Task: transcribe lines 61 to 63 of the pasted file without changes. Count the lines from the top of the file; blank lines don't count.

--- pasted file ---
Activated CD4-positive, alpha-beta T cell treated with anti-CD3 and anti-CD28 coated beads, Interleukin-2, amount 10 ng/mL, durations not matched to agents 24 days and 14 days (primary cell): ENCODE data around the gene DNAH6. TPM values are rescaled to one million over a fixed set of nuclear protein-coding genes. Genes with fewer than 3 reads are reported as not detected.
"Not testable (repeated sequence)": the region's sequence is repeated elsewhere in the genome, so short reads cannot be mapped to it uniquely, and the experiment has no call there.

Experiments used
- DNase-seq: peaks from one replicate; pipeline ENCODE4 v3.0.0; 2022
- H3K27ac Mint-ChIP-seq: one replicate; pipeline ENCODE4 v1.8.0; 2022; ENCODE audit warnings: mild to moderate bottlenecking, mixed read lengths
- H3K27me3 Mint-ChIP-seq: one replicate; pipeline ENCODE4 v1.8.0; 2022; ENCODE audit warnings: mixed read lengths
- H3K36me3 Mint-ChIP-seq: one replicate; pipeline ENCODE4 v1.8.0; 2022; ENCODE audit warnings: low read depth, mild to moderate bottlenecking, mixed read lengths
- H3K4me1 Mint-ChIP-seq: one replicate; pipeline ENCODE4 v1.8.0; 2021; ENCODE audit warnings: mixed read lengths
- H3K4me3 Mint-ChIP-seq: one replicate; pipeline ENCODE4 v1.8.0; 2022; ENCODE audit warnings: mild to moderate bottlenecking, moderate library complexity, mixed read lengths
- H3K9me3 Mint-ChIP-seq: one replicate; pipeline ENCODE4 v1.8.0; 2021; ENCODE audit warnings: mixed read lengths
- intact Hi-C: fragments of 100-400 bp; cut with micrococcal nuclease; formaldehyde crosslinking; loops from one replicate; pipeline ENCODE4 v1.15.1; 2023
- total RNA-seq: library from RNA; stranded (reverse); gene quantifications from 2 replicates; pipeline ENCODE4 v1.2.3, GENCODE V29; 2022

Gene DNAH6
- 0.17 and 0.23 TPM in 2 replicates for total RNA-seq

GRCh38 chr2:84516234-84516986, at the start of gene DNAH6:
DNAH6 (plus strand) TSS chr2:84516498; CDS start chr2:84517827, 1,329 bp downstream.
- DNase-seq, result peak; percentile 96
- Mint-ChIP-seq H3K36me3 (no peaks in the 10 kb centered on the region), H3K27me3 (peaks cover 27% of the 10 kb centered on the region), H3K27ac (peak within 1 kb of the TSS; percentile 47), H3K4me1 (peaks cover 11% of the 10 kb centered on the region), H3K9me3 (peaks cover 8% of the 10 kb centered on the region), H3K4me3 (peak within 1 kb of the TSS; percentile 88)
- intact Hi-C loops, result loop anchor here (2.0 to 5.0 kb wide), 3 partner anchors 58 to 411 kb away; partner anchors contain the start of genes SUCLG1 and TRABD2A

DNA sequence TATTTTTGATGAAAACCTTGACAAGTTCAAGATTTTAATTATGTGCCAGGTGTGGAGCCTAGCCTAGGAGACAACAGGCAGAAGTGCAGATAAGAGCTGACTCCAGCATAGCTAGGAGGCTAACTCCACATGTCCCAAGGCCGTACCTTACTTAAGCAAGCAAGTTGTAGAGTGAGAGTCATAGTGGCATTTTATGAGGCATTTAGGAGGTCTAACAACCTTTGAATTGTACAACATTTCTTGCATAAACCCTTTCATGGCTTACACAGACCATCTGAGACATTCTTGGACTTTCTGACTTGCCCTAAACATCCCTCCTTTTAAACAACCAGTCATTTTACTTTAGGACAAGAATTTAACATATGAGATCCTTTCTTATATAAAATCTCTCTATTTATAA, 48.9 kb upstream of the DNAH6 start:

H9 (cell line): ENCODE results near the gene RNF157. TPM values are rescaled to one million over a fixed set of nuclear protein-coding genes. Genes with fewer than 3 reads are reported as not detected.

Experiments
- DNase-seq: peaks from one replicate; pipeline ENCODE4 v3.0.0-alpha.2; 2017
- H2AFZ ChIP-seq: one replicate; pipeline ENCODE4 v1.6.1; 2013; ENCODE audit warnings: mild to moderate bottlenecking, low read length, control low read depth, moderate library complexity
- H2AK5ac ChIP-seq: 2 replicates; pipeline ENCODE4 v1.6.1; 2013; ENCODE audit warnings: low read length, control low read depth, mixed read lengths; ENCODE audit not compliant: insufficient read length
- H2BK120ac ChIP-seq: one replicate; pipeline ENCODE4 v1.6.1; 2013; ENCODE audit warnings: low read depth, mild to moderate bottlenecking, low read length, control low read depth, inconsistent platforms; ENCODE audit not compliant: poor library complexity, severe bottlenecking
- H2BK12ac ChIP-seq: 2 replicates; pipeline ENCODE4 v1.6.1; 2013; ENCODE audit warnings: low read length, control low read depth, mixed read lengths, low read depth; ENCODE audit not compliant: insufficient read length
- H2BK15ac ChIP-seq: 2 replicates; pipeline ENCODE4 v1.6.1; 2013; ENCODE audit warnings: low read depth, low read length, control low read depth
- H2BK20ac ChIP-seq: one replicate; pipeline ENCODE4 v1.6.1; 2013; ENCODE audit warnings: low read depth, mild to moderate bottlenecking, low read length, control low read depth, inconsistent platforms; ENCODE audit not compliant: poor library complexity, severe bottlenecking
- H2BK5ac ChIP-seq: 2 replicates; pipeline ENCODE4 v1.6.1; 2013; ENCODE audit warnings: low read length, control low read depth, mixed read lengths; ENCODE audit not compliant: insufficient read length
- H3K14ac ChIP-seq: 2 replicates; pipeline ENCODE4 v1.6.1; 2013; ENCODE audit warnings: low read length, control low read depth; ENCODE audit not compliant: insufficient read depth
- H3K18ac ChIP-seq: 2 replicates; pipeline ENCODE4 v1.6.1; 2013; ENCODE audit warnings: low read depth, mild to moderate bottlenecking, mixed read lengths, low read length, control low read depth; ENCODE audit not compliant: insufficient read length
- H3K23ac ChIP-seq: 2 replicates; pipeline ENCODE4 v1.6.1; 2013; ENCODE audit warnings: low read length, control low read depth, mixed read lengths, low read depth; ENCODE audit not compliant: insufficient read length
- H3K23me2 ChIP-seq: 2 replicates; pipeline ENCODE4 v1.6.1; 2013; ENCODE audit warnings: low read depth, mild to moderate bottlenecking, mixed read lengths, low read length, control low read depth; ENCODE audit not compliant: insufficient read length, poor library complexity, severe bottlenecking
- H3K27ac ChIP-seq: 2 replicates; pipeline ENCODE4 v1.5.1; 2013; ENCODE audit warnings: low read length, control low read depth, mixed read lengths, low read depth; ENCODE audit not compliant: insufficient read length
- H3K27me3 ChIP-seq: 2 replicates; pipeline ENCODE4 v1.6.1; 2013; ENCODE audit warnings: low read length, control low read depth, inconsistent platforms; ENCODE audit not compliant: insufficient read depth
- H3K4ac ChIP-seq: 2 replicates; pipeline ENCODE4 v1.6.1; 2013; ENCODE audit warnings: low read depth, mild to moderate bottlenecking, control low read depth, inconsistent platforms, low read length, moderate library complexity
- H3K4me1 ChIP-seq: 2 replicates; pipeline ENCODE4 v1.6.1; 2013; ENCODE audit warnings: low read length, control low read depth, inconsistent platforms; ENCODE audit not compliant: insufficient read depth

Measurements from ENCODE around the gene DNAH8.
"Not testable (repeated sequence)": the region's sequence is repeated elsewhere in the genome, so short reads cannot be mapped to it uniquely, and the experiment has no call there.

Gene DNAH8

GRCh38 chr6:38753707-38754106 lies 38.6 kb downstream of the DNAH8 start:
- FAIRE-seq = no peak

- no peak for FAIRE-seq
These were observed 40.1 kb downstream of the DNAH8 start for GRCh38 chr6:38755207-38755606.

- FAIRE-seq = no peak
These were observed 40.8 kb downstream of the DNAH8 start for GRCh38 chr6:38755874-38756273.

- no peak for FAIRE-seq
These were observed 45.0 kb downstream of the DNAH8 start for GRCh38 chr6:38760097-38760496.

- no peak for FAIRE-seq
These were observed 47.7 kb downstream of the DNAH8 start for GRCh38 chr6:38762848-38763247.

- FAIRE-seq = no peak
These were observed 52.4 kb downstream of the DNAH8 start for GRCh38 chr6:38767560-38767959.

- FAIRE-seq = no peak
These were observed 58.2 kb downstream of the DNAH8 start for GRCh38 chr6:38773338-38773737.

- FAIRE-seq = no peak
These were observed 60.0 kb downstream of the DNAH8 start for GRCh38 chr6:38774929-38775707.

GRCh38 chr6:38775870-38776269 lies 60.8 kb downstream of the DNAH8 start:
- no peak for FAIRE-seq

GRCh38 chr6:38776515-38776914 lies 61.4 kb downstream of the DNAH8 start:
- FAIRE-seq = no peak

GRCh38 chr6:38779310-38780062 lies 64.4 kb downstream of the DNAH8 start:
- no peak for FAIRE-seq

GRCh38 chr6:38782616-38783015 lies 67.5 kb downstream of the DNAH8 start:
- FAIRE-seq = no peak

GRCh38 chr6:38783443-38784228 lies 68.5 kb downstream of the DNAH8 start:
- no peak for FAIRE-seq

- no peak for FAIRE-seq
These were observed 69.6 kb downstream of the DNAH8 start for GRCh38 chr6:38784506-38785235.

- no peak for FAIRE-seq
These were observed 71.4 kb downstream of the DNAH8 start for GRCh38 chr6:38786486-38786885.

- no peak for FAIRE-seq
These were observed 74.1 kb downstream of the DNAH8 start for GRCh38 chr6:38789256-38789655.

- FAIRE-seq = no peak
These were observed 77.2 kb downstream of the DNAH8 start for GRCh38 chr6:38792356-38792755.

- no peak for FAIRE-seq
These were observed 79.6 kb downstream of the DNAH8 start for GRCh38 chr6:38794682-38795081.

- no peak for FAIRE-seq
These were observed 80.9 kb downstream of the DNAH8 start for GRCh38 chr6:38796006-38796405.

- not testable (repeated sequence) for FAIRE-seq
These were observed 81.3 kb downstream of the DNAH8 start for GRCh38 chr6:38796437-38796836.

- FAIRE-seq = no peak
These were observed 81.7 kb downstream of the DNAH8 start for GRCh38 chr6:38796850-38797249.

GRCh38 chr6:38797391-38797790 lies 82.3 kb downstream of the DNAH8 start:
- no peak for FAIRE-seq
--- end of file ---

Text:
- FAIRE-seq = no peak

GRCh38 chr6:38779310-38780062 lies 64.4 kb downstream of the DNAH8 start:
- no peak for FAIRE-seq